Did I mention its free? It is also helpful to note they have a blog and many other resources for all Edmodo users. For more info on Edmodo visit http://edmodo.com/


Canvas by Instructure is becoming a new favorite of mine as well. At this time I am uncertain as to what their price points are for large scale sales to a university or school district, but they seem to be open source for individuals, meaning you sign up and everything is free, as you wish.

The reason I like Canvas is the modular setup is just more visual appealing than other learning management systems. Having used it as an educator and a student it is easier to navigate through each assignment, as settings can be utilized to allow individuals not to move forward unless they’ve completed the previous task. It is also great for courses such as personal finance where each module can feature quite a bit of information. Within Canvas you can create announcements, upload syllabi, identify course learning outcomes, create modules for each content area, create assignments, discussions, and quizzes, create pages to place information or instructions, upload files, one stop location for grades and allow students to send messages to the entire class, each other or directly to the instructor if the need arises. Canvas also has an interactive calendar that shows when assignments are due!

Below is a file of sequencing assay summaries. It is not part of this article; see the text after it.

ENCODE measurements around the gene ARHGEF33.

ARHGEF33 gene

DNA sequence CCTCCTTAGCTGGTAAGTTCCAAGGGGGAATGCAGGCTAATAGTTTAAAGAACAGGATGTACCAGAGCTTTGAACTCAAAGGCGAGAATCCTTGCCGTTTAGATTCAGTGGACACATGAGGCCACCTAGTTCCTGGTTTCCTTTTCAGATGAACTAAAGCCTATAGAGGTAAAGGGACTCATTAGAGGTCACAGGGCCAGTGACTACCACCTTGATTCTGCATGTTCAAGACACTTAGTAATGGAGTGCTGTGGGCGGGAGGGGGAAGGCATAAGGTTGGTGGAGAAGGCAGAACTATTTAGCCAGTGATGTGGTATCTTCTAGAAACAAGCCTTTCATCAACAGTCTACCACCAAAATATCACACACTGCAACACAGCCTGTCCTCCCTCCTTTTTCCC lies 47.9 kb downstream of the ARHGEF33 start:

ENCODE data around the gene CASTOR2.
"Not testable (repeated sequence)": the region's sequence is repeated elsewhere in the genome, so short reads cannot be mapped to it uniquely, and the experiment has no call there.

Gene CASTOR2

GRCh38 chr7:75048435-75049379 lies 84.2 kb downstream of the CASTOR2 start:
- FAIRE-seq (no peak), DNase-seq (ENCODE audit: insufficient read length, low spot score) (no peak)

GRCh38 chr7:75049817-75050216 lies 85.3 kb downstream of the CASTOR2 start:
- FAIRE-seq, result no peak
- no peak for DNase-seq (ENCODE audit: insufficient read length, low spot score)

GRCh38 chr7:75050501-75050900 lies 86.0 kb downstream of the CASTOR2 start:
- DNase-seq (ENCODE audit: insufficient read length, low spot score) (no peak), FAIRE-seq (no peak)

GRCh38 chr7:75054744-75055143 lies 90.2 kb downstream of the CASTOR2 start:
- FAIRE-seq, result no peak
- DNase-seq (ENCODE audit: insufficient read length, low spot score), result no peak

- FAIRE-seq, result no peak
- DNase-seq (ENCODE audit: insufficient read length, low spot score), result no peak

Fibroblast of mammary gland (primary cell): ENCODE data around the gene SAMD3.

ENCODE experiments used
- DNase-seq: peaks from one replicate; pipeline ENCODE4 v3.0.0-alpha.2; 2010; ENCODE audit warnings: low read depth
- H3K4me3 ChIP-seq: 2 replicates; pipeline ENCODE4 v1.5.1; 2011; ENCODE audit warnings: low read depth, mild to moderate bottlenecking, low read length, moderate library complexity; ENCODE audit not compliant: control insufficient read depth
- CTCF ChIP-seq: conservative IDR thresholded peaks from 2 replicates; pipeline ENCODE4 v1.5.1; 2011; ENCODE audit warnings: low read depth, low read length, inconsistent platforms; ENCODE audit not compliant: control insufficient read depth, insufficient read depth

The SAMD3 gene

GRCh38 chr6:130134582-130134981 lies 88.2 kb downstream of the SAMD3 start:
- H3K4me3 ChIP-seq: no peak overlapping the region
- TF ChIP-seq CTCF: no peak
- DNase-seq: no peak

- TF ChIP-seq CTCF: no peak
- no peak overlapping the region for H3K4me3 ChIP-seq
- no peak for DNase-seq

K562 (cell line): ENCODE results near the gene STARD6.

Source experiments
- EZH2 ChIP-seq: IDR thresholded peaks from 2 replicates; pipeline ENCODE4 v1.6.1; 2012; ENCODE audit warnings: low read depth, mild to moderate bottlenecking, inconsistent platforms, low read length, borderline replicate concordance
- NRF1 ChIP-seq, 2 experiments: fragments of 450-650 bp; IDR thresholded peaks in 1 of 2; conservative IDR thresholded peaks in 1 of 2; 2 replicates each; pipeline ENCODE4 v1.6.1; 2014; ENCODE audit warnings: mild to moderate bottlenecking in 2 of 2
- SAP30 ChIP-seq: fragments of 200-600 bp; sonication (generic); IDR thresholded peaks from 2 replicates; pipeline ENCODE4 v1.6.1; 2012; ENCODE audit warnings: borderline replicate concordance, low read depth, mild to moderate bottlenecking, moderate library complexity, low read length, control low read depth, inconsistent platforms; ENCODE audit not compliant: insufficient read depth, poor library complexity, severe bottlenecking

I mentioned its open source right? For more info on Canvas check out http://www.instructure.com/